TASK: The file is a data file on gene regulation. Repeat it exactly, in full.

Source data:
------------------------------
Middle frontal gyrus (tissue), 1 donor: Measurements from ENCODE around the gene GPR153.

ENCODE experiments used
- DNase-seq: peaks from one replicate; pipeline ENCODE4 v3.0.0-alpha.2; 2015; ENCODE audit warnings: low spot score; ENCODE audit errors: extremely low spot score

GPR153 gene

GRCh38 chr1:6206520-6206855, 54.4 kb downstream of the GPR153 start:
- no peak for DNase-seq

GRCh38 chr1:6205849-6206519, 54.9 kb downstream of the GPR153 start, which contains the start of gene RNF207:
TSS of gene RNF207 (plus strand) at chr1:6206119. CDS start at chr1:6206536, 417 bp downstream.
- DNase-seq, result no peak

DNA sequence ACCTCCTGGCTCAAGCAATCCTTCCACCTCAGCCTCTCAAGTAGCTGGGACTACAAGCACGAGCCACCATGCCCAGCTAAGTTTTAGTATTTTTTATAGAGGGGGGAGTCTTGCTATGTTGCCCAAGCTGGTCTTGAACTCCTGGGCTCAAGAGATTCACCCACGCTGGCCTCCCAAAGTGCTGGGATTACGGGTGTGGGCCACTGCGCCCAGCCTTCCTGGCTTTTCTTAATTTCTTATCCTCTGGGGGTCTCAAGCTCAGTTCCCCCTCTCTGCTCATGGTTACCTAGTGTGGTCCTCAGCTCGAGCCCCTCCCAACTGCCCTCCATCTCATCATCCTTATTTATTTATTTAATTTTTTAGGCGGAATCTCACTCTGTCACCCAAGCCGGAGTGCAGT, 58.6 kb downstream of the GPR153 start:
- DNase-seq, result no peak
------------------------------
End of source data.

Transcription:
Middle frontal gyrus (tissue), 1 donor: Measurements from ENCODE around the gene GPR153.

ENCODE experiments used
- DNase-seq: peaks from one replicate; pipeline ENCODE4 v3.0.0-alpha.2; 2015; ENCODE audit warnings: low spot score; ENCODE audit errors: extremely low spot score

GPR153 gene

GRCh38 chr1:6206520-6206855, 54.4 kb downstream of the GPR153 start:
- no peak for DNase-seq

GRCh38 chr1:6205849-6206519, 54.9 kb downstream of the GPR153 start, which contains the start of gene RNF207:
TSS of gene RNF207 (plus strand) at chr1:6206119. CDS start at chr1:6206536, 417 bp downstream.
- DNase-seq, result no peak

DNA sequence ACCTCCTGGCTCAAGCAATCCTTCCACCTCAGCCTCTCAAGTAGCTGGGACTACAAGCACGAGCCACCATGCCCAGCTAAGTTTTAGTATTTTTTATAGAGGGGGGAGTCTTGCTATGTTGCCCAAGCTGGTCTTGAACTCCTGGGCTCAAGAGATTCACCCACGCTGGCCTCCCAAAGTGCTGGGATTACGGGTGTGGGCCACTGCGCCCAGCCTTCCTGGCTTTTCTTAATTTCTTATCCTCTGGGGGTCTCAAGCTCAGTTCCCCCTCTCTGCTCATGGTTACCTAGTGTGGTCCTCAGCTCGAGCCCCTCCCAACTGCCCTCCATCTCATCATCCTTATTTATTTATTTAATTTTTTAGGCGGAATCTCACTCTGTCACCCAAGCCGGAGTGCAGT, 58.6 kb downstream of the GPR153 start:
- DNase-seq, result no peak